optimizer with linear learning rate scheduling, setting the initial learning rate as 4e-5 and the batch size as 4. The objective is the cross entropy loss with label smoothing where the factor was set to 0.1. For pretrained models, we finetune them on the CovidDialog-English dataset for 5 epochs, while for the un-pretrained Transformer, we train it for 50 epochs. We set a checkpoint at the end of every epoch and finally take the one with the lowest perplexity on validation set as the final model. In response generation, for all models, we use beam search with beam width of 10 as our decoding strategy. For DialoGPT(zhang2019dialogpt), we used three variants with different sizes: DialoGPT-small, DialoGPT-medium, DialoGPT-large, with 117M, 345M and 762M weight parameters respectively. Maximum mutual information was not used.
|Split||#Dialogues||# Utterances||# (Source, Target) Pairs|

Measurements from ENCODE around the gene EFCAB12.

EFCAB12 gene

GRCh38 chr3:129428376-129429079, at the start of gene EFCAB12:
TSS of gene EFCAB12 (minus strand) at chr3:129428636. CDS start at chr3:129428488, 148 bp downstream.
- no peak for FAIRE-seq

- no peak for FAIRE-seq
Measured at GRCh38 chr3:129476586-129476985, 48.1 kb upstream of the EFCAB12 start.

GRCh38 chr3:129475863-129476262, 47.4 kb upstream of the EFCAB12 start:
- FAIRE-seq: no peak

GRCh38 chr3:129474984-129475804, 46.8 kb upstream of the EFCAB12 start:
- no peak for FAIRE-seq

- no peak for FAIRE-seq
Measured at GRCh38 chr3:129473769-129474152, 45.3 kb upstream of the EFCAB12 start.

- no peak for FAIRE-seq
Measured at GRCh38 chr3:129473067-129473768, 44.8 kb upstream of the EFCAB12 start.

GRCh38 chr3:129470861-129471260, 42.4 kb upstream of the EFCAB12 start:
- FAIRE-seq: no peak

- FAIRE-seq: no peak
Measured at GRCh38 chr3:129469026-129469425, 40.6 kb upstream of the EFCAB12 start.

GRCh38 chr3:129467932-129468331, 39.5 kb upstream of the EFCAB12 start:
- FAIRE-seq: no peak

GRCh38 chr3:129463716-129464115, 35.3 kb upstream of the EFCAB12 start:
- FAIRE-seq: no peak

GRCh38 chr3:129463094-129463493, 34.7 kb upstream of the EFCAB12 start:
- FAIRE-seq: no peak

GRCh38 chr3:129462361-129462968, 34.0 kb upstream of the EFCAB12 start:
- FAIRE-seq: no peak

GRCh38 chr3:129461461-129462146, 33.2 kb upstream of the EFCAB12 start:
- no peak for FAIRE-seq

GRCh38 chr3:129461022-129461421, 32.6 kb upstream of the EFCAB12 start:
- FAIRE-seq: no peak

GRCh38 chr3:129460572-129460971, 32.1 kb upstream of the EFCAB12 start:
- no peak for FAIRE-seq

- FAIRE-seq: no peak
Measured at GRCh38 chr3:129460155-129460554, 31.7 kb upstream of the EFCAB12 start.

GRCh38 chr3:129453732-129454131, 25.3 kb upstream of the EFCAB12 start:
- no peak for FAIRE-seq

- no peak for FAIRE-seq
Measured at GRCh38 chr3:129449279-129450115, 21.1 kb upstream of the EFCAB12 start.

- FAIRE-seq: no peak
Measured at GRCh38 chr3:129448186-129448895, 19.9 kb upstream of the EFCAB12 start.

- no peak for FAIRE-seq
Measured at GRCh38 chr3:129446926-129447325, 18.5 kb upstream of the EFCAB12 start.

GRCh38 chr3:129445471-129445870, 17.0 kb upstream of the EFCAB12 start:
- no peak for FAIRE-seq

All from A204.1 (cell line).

We performed automatic evaluation, using metrics including perplexity, NIST- (doddington2002automatic) (where ), BLEU- (papineni2002bleu) (where and 4), METEOR (lavie2007meteor), Entropy- (zhang2018generating) (where ), and Dist- (li2015diversity) (where and 2). BLEU, METEOR, and NIST are common metrics for evaluating machine translation. They compare the similarity between generated responses and the ground-truth by matching -grams. NIST is a variant of BLEU, which weights -gram matches using information gain to penalize uninformative -grams. Perplexity is used to measure the quality and smoothness of generated responses. Entropy and Dist are used to measure the lexical diversity of generated responses. For perplexity, the lower, the better. For other metrics, the higher, the better.